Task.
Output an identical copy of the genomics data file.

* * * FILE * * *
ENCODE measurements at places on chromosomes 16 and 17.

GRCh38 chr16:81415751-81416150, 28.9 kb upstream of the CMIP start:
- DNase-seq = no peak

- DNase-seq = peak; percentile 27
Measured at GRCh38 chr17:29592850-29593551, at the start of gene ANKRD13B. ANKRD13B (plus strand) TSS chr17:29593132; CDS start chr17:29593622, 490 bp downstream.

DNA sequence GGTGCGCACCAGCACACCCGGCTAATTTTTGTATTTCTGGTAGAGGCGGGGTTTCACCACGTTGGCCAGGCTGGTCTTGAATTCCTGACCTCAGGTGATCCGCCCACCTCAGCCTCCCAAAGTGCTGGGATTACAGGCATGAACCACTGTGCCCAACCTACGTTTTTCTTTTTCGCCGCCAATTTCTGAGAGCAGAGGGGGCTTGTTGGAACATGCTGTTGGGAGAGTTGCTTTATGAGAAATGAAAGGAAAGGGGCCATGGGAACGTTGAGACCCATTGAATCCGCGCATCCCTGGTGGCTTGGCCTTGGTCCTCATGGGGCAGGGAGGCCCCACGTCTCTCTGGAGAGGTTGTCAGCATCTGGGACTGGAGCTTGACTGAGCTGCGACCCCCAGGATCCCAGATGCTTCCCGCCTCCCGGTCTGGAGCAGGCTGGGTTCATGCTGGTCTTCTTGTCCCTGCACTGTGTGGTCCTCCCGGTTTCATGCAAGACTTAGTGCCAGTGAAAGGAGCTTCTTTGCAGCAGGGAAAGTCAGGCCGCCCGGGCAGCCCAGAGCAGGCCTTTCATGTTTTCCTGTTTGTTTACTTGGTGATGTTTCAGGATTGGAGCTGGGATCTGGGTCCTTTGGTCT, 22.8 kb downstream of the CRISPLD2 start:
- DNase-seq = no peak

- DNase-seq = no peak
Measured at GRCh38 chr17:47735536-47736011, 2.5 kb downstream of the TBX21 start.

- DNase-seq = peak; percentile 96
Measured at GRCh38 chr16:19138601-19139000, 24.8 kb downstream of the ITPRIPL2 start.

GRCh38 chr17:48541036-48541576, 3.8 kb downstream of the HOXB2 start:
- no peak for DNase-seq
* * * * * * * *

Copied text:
ENCODE measurements at places on chromosomes 16 and 17.

GRCh38 chr16:81415751-81416150, 28.9 kb upstream of the CMIP start:
- DNase-seq = no peak

- DNase-seq = peak; percentile 27
Measured at GRCh38 chr17:29592850-29593551, at the start of gene ANKRD13B. ANKRD13B (plus strand) TSS chr17:29593132; CDS start chr17:29593622, 490 bp downstream.

DNA sequence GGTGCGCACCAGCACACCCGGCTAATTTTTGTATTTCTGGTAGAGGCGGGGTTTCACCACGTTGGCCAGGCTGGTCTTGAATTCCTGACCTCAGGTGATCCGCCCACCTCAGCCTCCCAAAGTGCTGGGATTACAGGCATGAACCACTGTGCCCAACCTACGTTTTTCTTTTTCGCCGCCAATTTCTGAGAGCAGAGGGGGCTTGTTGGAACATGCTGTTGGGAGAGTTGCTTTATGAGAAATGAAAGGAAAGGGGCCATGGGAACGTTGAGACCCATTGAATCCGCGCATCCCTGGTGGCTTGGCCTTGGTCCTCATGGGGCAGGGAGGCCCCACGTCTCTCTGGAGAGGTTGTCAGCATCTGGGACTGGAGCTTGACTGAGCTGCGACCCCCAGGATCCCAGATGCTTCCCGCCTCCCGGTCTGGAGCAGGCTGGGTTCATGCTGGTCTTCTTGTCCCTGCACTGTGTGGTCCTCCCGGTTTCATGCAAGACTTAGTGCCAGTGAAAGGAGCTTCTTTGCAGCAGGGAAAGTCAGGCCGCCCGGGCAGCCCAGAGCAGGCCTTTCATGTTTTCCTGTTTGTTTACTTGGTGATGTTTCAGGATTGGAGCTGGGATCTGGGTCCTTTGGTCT, 22.8 kb downstream of the CRISPLD2 start:
- DNase-seq = no peak

- DNase-seq = no peak
Measured at GRCh38 chr17:47735536-47736011, 2.5 kb downstream of the TBX21 start.

- DNase-seq = peak; percentile 96
Measured at GRCh38 chr16:19138601-19139000, 24.8 kb downstream of the ITPRIPL2 start.

GRCh38 chr17:48541036-48541576, 3.8 kb downstream of the HOXB2 start:
- no peak for DNase-seq